He’s a guy who can play inside and outside by stretching the seam in the slot, catching defenses off-guard, playing in bunch formations (bunch Amendola and Edelman together and see how defenses react on that side of the formation), and just spreading the field both vertically and horizontally. Edelman isn’t a true playmaker, but he did score four touchdowns in two games. The Patriots should still use him on short routes, but he shouldn’t be restricted to those kinds of passes as he was early in his career. Edelman is faster than that, and he’s the kind of guy who should be used all over the place; the Patriots should take advantage of his versatility inside, outside, short, middle, and deep.

Even though health is a concern, I have Julian Edelman as a lock to make the 53-man roster. There is no way the Pats cut the only guy who caught a pass for them last season among the WRs, especially since he showed something unique last season, improved last season, and is on a cheap, no-risk deal for just one season. It’s time for Edelman to stay healthy and show off what he has on this one-year deal. It’s kind of sad to think about it this way, but his career might depend on it.

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  • Paul V. Suffriti

    While everyone is expecting big things from Amendola, and they should, Edelman could be the mismatch nightmare with his ability to line up in different formations. The Pats will move away from the constant predictable 4-7 yard passes over the middle and open the field with bigger plays and larger gains. I do not understand analysts when they say the Pats offense will suffer without Welker. I believe the Pats will be more dangerous and explosive by forcing defenses to defend the entire field.

    • Joe Soriano

      Losing Welker does hurt the pass, and I don’t like it when people imply that the Pats are better off without him. The only reason why they “relied” on him last year is because Gronk and Hernandez were injured throughout the year, Lloyd underachieved, and Edelman was only healthy for half of the season. Who else was Brady going to throw it to? The Pats are going to be better not because they lost Welker, but because they are actually deeper at WR and have players that can stretch the field. The Pats are better at receiver because they now realize that they have to stretch the field in addition to having a slot receiver (either Welker or Amendola). Aaron Dobson, Josh Boyce, and Julian Edelman are three players who can do that. That’s why the WRs will be better, because they have more options and players who can make, as you said, “bigger plays and larger gains”. I’m not sure if you were implying what I am ranting about (haha, sorry in that case), but I just needed to put this out there for others who do think like that.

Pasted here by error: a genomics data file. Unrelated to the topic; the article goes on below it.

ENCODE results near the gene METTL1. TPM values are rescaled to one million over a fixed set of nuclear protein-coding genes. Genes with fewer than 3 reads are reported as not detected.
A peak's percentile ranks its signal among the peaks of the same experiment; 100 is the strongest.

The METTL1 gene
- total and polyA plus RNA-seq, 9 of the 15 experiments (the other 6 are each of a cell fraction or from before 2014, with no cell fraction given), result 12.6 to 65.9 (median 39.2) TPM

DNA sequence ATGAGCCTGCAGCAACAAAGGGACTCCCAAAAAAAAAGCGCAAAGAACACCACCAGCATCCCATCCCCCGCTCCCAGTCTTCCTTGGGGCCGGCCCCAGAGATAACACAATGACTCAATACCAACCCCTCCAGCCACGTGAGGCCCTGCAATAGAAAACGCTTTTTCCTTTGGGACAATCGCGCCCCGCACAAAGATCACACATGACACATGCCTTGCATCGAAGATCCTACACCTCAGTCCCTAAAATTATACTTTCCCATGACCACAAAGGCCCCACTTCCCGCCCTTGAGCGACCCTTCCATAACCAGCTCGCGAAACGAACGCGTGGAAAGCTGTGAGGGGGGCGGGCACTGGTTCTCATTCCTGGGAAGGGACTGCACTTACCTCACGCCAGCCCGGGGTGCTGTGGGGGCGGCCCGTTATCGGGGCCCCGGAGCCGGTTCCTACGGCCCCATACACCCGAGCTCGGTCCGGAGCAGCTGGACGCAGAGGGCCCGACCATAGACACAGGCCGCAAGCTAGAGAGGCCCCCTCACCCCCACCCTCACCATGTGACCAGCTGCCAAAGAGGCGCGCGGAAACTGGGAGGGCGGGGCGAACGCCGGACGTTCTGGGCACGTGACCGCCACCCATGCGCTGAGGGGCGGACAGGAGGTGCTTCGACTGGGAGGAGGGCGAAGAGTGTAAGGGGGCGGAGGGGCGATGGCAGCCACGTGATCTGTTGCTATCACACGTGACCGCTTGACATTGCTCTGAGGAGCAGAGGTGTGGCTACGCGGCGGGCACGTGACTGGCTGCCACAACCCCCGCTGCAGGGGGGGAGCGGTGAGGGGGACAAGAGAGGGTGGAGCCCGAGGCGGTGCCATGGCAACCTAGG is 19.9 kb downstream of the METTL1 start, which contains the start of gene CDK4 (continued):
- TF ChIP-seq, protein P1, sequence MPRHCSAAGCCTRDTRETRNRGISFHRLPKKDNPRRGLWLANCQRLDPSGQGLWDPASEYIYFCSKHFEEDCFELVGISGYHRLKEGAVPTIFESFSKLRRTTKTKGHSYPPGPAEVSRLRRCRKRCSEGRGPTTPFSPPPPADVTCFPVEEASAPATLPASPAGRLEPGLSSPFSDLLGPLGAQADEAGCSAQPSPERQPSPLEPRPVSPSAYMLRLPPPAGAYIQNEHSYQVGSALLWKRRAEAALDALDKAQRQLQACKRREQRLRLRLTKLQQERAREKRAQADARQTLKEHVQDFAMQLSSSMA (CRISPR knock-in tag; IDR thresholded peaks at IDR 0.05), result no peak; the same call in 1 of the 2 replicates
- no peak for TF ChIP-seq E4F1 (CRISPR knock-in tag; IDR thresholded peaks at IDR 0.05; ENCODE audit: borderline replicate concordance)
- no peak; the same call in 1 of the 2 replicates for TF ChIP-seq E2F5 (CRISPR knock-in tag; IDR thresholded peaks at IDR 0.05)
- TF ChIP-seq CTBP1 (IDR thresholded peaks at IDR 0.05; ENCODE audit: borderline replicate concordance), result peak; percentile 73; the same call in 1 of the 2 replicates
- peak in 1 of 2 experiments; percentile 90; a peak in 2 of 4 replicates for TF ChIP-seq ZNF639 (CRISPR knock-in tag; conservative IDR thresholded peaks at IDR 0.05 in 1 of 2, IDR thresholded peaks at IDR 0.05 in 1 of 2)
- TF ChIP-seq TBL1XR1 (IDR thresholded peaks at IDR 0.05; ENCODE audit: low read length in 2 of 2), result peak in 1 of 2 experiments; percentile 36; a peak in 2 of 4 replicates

• Paul V. Suffriti

        Don’t get me wrong, Welker was a big part of the Pats offense and Brady relied on him to keep the chains moving. The point I am making is that while Welker was the primary receiver, they limited themselves from big play opportunities…..I know the ability to spread the field was not there, but this year Brady will not have his security blanket to dump it off to every other play. The offense will not rely on one or two key players with the addition of potentially deep threat WRs. The offense should be more balanced this year and harder to defend against.

        • Joe Soriano

          I actually think our offense was fine and had plenty of big plays when everyone was healthy in 2011. The issue last year was injuries and the fact that they just didn’t have depth at WR or a true No. 1 guy who can do things like stretch the field and make the kind of plays the Pats needed. I see where you are coming from now, so I definitely agree with you. Fingers crossed on Dobson and Boyce, as well as a healthy year for Edelman.